HOME |  CULT MOVIES | COMPETITIONS | ADVERTISE |  CONTACT US |  ABOUT US
 
 
 
Newest Reviews
Portal
Me You Madness
Reckoning, The
Laddie: The Man Behind the Movies
For the Sake of Vicious
Hell Bent
Straight Shooting
Jules Verne's Rocket to the Moon
Man They Could Not Hang, The
Final Days
Frightened City, The
Assimilate
Sequin in a Blue Room
Common Crime, A
Into the Labyrinth
Power, The
Wake of Death
Night Orchid
Mortal
Iron Mask, The
Dinosaur
Personal History of David Copperfield, The
Dove, The
Collective
Charulata
Minari
Violation
Defending Your Life
Champagne Murders, The
He Dreams of Giants
Lost in America
Take Back
Honeydew
Banishing, The
Drifters, The
Gushing Prayer
Escape from Coral Cove
Swan Princess, The
Shortcut
Stray
   
 
Newest Articles
Meiko Kaji's Girl Gangs: Stray Cat Rock on Arrow
Having a Wild Weekend: Catch Us If You Can on Blu-ray
The Drifters: Star Lucie Bourdeu Interview
Meiko Kaji Behind Bars: Female Prisoner Scorpion on Arrow
The Horror of the Soviets: Viy on Blu-ray
Network Double Bills: Tarka the Otter and The Belstone Fox
Network Double Bills: All Night Long and Ballad in Blue
Chew Him Up and Spit Him Out: Romeo is Bleeding on Blu-ray
British Body Snatchers: They Came from Beyond Space on Blu-ray
Bzzzt: Pulse on Blu-ray
The Tombs Will Be Their Cities: Demons and Demons 2 on Arrow
Somebody Killed Her Husband: Charade on Blu-ray
Network Double Bills: Maroc 7 and Invasion
Network Double Bills: The Best of Benny Hill and The Likely Lads
Network Double Bills: Some Girls Do and Deadlier Than the Male
Absolutely Bananas: Link on Blu-ray
Network Double Bills: Hawk the Slayer and The Medusa Touch
The Price of Plague: The Masque of the Red Death on Blu-ray
Network Double Bills: Seance on a Wet Afternoon and Ring of Spies
Chaney Chillers: Inner Sanctum Mysteries - The Complete Film Series on Blu-ray
Adelphi Extras: Stars in Your Eyes on Blu-ray
Toons for the Heads: Fantastic Planet and Adult Animation
Nature Girl: The New World on Blu-ray
Network Double Bills: Perfect Friday and Robbery
Network Double Bills: The House in Nightmare Park and The Man Who Haunted Himself
   
 
  Dying of the Light Ragin' Agent
Year: 2014
Director: Paul Schrader
Stars: Nicolas Cage, Anton Yelchin, Alexander Karim, Irène Jacob, Adetomiwa Edun, Aymen Hamdouchi, Claudius Peters, Robert G. Slade, Geff Francis, Silas Carson, Serban Celea, Derek Ezenagu, Sharif Sharbek, Tim Silano, David Lipper, George Remes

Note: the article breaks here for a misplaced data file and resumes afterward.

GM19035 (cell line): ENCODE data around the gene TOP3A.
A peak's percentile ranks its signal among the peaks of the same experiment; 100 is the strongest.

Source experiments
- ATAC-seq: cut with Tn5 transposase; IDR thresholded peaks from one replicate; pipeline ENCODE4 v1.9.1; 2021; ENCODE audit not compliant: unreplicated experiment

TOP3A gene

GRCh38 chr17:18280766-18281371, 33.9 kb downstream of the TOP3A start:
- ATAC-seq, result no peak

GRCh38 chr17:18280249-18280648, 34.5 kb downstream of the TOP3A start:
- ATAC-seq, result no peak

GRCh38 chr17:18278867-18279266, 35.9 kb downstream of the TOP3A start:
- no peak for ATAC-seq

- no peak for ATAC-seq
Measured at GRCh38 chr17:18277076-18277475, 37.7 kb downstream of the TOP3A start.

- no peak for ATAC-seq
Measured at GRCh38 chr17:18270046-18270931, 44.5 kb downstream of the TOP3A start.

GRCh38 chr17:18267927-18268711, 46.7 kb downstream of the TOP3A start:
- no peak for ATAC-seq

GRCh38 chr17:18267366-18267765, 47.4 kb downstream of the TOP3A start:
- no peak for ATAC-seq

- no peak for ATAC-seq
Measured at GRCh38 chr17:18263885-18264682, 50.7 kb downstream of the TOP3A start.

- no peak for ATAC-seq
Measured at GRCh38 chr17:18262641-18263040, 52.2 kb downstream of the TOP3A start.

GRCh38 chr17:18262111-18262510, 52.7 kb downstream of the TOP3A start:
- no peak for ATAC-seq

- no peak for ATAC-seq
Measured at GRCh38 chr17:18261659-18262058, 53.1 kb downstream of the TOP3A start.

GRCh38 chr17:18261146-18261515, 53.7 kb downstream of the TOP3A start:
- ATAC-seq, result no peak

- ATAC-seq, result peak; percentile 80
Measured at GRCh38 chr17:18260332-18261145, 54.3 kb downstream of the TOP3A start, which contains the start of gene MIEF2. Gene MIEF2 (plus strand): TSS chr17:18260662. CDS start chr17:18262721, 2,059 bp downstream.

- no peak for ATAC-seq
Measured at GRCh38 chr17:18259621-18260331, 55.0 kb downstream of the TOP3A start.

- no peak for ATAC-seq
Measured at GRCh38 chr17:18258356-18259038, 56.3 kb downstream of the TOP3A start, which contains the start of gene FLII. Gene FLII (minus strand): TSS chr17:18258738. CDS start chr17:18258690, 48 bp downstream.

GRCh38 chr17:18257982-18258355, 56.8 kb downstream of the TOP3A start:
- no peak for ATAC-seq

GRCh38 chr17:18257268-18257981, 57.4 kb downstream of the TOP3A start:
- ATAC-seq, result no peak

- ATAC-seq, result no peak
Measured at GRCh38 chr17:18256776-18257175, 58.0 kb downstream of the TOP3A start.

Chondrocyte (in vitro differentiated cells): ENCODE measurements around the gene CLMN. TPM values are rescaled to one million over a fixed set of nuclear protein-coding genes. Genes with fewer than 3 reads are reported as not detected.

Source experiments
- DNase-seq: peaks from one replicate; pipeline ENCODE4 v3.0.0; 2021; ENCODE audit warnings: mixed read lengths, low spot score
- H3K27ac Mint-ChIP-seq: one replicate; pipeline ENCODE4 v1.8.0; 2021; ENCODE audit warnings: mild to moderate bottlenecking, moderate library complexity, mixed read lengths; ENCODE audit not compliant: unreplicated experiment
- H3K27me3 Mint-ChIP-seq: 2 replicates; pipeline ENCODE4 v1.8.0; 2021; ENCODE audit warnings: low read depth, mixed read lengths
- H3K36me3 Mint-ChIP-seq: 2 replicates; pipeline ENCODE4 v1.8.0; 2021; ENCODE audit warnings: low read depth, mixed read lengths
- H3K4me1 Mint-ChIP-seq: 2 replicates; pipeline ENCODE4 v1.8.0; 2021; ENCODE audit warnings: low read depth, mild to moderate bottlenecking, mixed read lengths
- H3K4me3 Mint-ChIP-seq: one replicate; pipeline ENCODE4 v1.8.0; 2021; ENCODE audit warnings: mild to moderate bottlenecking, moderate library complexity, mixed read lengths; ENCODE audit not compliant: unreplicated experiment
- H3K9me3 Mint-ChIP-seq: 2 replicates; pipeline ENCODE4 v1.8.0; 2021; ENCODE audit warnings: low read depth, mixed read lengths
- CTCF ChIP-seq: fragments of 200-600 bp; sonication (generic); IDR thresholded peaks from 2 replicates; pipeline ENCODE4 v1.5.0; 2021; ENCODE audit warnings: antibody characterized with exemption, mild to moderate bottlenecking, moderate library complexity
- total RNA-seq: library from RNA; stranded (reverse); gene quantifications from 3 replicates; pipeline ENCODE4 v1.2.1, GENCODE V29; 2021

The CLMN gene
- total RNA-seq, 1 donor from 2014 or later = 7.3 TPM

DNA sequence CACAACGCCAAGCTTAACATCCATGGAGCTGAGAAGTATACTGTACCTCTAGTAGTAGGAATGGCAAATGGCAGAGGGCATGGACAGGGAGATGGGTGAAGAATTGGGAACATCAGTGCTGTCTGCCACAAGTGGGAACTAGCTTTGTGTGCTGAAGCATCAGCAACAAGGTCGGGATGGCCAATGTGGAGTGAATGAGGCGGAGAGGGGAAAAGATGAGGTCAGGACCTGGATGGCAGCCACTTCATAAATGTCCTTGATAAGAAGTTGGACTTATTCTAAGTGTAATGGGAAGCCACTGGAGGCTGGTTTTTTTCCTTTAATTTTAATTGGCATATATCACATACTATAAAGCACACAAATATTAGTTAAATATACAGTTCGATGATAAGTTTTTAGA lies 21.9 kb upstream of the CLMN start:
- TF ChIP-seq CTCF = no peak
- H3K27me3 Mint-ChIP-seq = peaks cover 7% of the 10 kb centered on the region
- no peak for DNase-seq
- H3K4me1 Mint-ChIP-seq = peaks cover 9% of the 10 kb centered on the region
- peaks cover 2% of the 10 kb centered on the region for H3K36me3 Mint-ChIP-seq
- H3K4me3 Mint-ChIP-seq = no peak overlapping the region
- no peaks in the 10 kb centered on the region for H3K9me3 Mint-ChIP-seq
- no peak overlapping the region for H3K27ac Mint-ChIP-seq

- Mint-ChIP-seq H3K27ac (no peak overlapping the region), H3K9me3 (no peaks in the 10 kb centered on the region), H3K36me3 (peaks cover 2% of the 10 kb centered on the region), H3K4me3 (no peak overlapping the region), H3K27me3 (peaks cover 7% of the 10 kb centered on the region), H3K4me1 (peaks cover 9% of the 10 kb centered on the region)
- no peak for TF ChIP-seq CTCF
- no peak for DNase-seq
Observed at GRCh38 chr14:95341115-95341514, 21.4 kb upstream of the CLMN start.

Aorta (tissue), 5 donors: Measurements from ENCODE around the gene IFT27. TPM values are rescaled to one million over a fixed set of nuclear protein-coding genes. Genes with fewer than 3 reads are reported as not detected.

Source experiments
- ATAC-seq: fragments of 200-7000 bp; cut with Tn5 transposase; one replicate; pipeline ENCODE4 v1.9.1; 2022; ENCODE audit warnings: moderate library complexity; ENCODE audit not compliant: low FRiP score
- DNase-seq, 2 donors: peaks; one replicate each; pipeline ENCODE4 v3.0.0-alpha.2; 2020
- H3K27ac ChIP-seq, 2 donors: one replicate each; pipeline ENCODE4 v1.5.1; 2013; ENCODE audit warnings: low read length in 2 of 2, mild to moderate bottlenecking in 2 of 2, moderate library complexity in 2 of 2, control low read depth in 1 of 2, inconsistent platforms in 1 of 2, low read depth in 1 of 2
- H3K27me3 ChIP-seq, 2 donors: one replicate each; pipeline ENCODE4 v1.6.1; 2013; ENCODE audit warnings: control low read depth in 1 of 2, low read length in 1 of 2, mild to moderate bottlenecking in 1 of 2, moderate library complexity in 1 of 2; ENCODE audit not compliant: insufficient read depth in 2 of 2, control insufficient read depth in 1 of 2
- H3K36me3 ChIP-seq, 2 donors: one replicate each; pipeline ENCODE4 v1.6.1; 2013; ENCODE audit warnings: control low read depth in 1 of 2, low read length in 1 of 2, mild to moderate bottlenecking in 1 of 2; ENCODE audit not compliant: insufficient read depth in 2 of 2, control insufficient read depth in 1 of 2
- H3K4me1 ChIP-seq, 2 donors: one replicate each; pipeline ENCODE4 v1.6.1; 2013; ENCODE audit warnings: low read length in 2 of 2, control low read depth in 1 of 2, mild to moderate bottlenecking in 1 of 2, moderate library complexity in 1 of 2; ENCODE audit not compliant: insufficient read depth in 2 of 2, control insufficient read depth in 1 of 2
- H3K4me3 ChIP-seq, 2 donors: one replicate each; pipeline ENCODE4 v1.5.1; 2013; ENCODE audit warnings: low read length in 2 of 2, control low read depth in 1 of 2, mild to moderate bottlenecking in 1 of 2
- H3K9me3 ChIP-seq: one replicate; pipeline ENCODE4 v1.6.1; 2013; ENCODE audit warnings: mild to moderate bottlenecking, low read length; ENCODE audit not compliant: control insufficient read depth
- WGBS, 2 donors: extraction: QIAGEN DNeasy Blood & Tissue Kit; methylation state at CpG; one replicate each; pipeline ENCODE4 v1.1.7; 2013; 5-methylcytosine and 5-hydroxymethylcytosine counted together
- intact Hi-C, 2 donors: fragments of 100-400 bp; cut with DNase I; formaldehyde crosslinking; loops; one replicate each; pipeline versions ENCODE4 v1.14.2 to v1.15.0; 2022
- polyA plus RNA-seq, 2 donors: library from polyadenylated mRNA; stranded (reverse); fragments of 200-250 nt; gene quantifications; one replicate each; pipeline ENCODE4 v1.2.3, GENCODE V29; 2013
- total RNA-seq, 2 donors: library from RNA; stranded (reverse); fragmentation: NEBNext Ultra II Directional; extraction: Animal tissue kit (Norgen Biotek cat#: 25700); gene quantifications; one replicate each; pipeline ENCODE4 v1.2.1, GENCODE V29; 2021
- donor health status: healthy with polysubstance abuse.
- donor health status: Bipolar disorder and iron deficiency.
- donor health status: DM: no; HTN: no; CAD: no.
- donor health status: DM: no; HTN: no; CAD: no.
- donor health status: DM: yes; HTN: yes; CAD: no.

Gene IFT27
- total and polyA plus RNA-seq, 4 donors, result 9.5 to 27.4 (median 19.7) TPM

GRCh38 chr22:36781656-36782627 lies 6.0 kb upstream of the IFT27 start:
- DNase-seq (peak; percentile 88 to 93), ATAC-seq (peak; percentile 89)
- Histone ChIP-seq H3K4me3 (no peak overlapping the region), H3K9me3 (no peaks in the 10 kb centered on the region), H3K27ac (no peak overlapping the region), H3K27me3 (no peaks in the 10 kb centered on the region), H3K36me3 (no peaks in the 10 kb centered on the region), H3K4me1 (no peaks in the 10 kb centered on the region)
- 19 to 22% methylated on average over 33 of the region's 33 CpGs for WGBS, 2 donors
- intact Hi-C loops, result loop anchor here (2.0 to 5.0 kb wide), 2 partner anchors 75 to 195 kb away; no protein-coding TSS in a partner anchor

Genre: Drama, ThrillerBuy from Amazon
Rating:  3 (from 1 vote)
Review: Evan Lake (Nicolas Cage) is a C.I.A. agent who has been relegated to a desk job ever since he was tortured by a terrorist while in the field, leaving him with a disfigured ear and possible mental trauma he may have never come to terms with after all this time. His forte is delivering the recruitment speeches for the new admissions into the Agency's training programme, something he does with skill and passion, but he wishes he could do something more: he's a man of action, not somebody who should be stuck in an office day in day out. However, soon he will receive some unwelcome news about his health which will place his whole career in jeopardy, not to mention his mental outlook...

Although they had it as part of their contract that they were not allowed to complain about any aspect of the finished film when it was released lest they adversely harm its box office potential, the makers of Dying of the Light, who included star Cage, director Paul Schrader and producer Nicolas Winding Refn, made it pretty clear it had been taken out of their hands during post production and turned into a generic thriller that would not be out of place lurking in the straight to DVD section, or the lower reaches of the internet streaming service of your choice. Although by this stage in his career Cage was not so much of a surprise to appear in something like that, others involved still retained a certain artistic cachet.